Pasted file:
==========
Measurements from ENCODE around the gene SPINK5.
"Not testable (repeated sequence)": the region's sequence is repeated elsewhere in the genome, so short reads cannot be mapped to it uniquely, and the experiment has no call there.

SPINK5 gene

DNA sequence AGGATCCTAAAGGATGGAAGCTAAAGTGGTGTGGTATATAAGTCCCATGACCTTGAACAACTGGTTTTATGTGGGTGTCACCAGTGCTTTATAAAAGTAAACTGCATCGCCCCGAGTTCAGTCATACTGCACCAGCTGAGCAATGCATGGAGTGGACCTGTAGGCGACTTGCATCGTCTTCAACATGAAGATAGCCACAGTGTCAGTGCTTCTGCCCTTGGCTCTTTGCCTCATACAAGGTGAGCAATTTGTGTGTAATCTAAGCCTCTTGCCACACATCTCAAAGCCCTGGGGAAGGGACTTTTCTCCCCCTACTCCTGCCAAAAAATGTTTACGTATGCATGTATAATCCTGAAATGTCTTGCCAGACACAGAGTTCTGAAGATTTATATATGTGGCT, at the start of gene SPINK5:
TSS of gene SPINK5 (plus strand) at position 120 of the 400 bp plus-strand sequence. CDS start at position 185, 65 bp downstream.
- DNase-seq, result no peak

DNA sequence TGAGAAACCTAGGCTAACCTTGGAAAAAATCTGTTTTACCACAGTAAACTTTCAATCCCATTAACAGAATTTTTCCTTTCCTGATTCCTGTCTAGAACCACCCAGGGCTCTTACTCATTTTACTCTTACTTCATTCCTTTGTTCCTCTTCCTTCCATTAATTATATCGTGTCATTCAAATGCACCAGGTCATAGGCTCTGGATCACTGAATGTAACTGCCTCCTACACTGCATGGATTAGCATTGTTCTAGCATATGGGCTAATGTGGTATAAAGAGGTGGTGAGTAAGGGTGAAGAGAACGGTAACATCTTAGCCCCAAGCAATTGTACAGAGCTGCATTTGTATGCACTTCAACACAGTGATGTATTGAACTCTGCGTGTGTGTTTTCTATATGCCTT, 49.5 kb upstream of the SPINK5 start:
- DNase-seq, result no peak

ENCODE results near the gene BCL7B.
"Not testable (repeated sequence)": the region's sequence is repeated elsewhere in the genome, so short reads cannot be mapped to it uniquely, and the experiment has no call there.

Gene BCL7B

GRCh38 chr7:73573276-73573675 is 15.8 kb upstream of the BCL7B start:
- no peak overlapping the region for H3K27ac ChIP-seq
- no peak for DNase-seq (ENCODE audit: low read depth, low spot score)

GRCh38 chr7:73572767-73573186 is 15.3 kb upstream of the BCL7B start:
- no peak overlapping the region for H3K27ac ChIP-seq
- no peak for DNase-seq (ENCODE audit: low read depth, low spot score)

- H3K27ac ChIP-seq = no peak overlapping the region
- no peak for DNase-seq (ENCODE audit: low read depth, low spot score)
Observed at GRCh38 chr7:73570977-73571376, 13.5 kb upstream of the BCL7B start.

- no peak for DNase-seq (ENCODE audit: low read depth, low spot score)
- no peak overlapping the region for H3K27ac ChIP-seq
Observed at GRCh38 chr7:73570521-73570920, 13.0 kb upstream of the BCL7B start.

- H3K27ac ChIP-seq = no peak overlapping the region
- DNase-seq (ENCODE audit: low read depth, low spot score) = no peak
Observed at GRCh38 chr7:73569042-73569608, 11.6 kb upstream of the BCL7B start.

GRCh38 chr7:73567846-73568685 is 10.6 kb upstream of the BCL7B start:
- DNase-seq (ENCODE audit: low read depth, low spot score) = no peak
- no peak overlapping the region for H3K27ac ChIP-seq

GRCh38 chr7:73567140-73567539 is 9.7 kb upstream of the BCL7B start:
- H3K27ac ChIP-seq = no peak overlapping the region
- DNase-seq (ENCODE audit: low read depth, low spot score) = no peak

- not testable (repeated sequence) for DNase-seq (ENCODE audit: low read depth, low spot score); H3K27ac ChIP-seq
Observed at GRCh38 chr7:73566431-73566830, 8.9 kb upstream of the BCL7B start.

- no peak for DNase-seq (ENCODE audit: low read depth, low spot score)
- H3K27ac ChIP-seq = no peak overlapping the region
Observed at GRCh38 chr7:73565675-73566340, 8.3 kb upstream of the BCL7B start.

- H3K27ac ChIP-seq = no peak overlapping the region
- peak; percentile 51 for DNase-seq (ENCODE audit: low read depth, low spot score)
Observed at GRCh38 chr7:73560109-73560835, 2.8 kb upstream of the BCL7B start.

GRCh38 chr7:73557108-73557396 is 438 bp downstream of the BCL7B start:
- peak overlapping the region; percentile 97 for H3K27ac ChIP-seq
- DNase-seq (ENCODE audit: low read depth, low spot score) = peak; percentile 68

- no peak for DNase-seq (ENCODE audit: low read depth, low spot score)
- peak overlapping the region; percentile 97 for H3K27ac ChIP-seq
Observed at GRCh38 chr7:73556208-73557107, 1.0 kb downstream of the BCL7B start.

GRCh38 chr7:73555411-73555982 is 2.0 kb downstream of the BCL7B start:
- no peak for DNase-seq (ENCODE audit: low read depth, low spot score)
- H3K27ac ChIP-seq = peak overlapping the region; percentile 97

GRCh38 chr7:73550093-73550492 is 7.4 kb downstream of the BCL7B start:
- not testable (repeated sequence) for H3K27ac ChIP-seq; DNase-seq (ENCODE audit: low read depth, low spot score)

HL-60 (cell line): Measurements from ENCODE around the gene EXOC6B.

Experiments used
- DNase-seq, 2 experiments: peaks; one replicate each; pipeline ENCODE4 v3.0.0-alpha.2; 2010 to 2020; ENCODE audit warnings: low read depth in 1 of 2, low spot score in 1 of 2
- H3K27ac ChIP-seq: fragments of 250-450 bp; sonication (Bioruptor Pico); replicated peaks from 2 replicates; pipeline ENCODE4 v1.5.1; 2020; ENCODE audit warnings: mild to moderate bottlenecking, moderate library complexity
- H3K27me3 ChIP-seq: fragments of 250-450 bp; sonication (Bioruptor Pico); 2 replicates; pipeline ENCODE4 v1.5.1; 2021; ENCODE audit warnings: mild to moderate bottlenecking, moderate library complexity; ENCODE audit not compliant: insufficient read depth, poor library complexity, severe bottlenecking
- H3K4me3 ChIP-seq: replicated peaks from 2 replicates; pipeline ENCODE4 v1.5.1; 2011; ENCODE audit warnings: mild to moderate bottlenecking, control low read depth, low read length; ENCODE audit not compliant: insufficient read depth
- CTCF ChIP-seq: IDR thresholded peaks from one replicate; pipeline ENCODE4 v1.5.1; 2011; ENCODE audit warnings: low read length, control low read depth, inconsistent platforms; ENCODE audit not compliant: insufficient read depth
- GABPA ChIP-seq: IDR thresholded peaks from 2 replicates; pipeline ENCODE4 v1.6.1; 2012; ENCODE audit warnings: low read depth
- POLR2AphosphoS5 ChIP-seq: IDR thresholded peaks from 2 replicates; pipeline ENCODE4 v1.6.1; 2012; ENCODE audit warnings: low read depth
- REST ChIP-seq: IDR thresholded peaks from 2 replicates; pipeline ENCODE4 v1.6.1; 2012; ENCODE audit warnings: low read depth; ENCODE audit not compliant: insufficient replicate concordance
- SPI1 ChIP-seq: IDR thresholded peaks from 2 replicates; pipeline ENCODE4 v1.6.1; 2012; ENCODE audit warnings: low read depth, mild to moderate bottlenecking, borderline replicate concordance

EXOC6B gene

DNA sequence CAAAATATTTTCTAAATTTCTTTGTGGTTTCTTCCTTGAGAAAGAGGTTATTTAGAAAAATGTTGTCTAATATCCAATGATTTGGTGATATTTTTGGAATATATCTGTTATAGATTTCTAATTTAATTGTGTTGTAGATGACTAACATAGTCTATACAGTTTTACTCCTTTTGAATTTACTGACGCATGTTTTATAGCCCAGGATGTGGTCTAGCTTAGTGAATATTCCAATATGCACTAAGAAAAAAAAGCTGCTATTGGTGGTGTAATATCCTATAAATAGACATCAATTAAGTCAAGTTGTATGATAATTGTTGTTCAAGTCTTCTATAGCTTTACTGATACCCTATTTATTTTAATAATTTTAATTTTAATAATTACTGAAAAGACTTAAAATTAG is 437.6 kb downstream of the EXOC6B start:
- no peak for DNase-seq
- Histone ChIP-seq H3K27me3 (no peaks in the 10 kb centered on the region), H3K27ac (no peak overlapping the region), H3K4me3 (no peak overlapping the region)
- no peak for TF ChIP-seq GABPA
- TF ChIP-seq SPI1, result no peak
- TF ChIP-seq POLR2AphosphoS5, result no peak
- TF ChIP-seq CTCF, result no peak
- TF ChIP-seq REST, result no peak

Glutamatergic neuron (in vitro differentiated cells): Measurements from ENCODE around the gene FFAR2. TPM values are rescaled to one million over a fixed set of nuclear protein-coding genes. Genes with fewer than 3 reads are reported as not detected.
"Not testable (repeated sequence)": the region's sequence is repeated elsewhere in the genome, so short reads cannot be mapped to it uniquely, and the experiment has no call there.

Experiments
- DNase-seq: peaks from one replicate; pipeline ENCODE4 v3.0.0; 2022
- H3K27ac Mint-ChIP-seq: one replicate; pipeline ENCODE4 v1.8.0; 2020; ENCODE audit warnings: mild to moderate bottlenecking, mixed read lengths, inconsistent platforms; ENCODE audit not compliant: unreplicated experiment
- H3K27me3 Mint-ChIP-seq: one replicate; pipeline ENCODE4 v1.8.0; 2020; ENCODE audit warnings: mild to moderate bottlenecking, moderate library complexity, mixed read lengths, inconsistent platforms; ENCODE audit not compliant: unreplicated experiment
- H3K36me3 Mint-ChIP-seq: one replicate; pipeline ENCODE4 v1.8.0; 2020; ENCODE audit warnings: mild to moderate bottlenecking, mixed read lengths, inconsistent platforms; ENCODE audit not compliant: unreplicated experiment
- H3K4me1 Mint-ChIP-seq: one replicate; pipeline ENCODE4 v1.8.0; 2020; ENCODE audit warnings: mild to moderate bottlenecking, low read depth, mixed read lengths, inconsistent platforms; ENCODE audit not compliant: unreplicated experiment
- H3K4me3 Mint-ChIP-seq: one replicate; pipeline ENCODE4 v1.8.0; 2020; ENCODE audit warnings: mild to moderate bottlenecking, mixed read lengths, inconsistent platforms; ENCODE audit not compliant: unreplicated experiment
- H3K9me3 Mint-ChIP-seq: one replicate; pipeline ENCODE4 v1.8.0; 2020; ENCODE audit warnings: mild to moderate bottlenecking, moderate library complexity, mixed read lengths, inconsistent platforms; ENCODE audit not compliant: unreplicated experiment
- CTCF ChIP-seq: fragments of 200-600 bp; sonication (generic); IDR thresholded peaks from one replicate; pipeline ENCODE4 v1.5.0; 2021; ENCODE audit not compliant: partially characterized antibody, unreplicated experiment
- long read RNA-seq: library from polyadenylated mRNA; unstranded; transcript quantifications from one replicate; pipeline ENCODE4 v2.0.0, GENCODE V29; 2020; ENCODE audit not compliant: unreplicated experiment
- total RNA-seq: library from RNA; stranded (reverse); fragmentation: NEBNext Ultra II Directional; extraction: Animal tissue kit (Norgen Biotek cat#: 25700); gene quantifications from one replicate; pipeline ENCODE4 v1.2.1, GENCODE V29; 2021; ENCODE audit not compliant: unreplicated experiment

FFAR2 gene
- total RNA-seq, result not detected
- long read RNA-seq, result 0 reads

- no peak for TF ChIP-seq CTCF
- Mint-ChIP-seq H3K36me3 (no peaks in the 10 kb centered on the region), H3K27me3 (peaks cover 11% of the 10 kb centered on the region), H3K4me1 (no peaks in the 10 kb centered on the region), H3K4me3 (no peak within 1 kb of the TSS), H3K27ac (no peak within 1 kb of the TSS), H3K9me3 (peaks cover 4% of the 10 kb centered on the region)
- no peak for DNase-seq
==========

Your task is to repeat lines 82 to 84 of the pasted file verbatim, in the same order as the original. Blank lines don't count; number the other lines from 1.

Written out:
- CTCF ChIP-seq: fragments of 200-600 bp; sonication (generic); IDR thresholded peaks from one replicate; pipeline ENCODE4 v1.5.0; 2021; ENCODE audit not compliant: partially characterized antibody, unreplicated experiment
- long read RNA-seq: library from polyadenylated mRNA; unstranded; transcript quantifications from one replicate; pipeline ENCODE4 v2.0.0, GENCODE V29; 2020; ENCODE audit not compliant: unreplicated experiment
- total RNA-seq: library from RNA; stranded (reverse); fragmentation: NEBNext Ultra II Directional; extraction: Animal tissue kit (Norgen Biotek cat#: 25700); gene quantifications from one replicate; pipeline ENCODE4 v1.2.1, GENCODE V29; 2021; ENCODE audit not compliant: unreplicated experiment